“Today everything changed”.
I have journals for each of our kids. I started our first two children’s journals when they were still in the womb. I started our third child’s journal pretty soon after we began the adoption process. Sometimes I’m really good at writing in them; some times they go months untouched collecting dust on the shelf. They have everything from Bible verses to paragraphs copied from books to little scribbled quotes to my prayers for them. But mainly they are just love letters from me to them: reciting our moments together, little glimpses of their lives; small moments that I could easily forget to share, big moments that I could forget to ponder. I wrote the above words in our third child’s journal two weeks ago today (on August 24).
The day before, Thursday, we had gotten a call.
Actually, Ben got a call … a call from Leah, our adoption coordinator.
I was sitting at our dinning room table, my journal open when he texted me that Leah had called him and he would call me in a few minutes.
It’s not normal for him to text me every time someone calls him, so I sat on pins and needles for several minutes with Tuck and Libby in the room next door oblivious, and my journal closed and forgotten. I knew there was some kind of news. I just didn’t know what kind.
Just a few days before someone had asked us: “How long before you bring your child home?” We gave our standard … “not really sure, but maybe another year-and-half or two years” reply that we had been giving for months. It wasn’t what we wanted, but we had accepted it as reality.
My phone rang.
Our standard reply was about to change.
Leah told Ben that things had sped up tremendously and that THEY HAD A CHILD FOR US.
IF we felt comfortable moving forward.
This would reduce the wait time to bring our child home to about 6-8 months AND our time to raise the funds to the same (could be more, could be less … as we are learning; who really knows?). Our fundraising efforts would have to move from a slow and steady jog to a full-on sprint.
Ben came home late that night, and we sat on the couch stunned. We talked and prayed. And we went to bed with no clear answer but with one question spinning in our minds: “How could we say no?”
The next morning, we woke up with pretty much the same thought … we were scared (OK, terrified — about the money), but we were taking the leap. Our child was waiting for us in Africa; we would sprint all the way there if we had to.
He had faithfully provided each step thus far; would we stop trusting Him now? We needed to raise nearly $20,000 (I know what you’re thinking … trust me, I feel like I could throw up just typing that number).
$20,000 (could be more, could be less depending on cost of flights… who really knows?) in six months.
That afternoon, we sat at the dinning room table again, Ben’s laptop in front of us, and we “met” our child. I held up Ben’s phone and took pictures of us to capture the moment.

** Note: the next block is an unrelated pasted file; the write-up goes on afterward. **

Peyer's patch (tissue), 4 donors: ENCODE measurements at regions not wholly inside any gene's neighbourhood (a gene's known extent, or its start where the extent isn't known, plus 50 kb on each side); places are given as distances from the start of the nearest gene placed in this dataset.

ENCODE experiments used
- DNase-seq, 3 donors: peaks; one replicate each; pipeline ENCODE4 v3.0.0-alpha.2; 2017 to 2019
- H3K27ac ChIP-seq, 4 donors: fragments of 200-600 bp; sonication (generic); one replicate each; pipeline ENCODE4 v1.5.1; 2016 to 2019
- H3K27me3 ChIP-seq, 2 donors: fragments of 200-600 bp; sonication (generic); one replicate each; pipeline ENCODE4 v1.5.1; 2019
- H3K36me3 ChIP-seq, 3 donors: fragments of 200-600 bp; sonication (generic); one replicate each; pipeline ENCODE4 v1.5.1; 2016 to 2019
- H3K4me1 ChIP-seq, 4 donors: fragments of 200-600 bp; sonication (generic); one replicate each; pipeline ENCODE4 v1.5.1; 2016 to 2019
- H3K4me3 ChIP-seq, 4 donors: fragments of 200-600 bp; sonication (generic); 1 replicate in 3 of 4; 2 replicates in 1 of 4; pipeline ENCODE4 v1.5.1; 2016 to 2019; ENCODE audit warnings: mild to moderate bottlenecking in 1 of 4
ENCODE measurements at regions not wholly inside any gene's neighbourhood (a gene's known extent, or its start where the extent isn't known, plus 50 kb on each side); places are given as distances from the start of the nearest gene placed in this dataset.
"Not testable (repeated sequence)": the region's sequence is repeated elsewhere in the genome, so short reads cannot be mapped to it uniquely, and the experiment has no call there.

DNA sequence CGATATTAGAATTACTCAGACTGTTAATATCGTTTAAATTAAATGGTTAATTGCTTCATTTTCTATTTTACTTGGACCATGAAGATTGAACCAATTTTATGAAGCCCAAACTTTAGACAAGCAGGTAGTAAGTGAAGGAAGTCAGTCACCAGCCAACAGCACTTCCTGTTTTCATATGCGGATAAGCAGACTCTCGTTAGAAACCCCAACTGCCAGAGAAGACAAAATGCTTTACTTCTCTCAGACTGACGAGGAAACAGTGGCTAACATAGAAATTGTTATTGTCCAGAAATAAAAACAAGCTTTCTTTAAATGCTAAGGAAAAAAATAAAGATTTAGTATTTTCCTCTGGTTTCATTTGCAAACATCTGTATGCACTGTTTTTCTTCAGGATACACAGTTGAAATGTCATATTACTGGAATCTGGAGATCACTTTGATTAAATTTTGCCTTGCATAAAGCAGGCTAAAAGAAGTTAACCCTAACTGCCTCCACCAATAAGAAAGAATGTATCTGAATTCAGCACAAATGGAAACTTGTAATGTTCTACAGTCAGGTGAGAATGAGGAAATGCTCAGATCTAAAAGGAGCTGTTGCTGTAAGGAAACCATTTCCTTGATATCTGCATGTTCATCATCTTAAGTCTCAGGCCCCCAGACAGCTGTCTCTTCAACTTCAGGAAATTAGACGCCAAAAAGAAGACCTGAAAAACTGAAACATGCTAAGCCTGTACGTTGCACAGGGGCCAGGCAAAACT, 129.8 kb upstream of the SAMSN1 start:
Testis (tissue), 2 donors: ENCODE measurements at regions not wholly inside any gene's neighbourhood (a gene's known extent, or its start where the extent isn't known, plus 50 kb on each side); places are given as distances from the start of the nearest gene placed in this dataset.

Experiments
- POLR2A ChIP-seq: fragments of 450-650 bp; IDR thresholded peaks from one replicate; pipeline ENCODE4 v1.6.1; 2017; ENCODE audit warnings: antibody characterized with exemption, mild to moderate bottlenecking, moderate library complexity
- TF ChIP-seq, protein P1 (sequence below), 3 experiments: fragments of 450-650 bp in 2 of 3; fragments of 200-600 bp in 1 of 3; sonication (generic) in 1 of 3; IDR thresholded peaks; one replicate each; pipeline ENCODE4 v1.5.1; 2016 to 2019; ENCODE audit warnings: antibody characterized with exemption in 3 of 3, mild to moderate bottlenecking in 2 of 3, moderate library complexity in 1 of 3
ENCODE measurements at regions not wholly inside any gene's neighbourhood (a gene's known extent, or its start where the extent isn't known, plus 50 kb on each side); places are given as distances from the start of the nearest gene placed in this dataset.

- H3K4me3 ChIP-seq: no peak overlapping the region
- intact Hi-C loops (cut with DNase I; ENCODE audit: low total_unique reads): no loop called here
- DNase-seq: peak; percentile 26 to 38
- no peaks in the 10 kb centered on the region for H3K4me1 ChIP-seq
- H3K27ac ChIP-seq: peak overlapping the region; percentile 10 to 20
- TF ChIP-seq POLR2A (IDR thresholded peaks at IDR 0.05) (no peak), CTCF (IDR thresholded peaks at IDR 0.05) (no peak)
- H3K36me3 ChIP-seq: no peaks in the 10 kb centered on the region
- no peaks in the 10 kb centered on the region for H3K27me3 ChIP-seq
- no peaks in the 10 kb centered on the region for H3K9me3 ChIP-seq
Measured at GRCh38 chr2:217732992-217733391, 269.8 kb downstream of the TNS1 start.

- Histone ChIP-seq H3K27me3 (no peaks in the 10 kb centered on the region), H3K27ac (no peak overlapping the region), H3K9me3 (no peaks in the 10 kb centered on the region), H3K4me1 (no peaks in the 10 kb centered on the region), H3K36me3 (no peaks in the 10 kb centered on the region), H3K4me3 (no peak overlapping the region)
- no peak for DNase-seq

(I know what you’re thinking now too … Meegan Weaver
has some serious competition.)
We sat there huddled together, devouring every piece of information they had on the first seven months of our child’s life, and we stared at the five pictures we had, trying to memorize every detail of that sweet face with the big brown eyes.Our child. “Today everything changed.”Our daughter.
I think Ben and I walked around in a daze most of the weekend, our thoughts going a million miles an hour trying to process how much had to be accomplished, how much had to fall in place before we could make her an official part of our family. But there was also a new overpowering strength welling within us … our child had a face, a gender, a name, an age, and we would knock down walls, we would scale mountains, we would fight like never before to not leave her as an orphan — to bring her home. My heart felt like it was going to burst with happiness while my mind was struggling to trust, struggling to wrap itself around our reality.
I opened up my journal flipping back to Thursday, the day we had gotten the call. I couldn’t remember what I had written before Ben texted me, and suddenly I felt compelled to know. One sentence:08/23/12
“For Him who is able to do far more abundantly than all that we ask or think, according to the power at work within us …”
Sunday morning, we went to church and shared the few details we could give with our Sunday School class and asked for prayers as we proceeded. After class, as people filed out of the room, a couple we barely knew pulled us aside and handed us a folded check and said “hope this helps a little.” I gave the wife a surprised hug, and we ineptly tried to express our appreciation. Ben and I walked down the hall to the worship service, and he opened the check and handed it to me.